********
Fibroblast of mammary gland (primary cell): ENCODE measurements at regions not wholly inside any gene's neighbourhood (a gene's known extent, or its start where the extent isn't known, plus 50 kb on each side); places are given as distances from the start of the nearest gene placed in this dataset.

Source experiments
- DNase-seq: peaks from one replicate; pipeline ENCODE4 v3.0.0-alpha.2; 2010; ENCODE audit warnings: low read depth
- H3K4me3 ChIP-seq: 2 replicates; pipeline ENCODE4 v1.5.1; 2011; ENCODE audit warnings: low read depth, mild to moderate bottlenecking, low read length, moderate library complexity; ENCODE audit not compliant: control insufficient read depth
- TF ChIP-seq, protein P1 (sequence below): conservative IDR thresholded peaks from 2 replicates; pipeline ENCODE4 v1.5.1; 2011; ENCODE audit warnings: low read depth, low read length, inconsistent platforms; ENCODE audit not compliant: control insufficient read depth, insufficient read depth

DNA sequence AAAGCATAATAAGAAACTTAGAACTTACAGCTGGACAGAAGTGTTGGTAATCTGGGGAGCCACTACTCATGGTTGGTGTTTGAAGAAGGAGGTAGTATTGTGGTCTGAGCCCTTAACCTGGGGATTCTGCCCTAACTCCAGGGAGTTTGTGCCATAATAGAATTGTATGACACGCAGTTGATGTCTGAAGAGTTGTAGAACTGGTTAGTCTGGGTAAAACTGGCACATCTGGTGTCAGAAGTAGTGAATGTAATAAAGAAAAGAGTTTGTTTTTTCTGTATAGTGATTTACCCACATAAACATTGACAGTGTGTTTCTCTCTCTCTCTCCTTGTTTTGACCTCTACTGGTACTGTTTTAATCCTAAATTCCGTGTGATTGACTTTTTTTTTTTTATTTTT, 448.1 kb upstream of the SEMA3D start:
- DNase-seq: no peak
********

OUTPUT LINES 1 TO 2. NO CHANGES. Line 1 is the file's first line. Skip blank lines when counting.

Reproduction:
Fibroblast of mammary gland (primary cell): ENCODE measurements at regions not wholly inside any gene's neighbourhood (a gene's known extent, or its start where the extent isn't known, plus 50 kb on each side); places are given as distances from the start of the nearest gene placed in this dataset.

Source experiments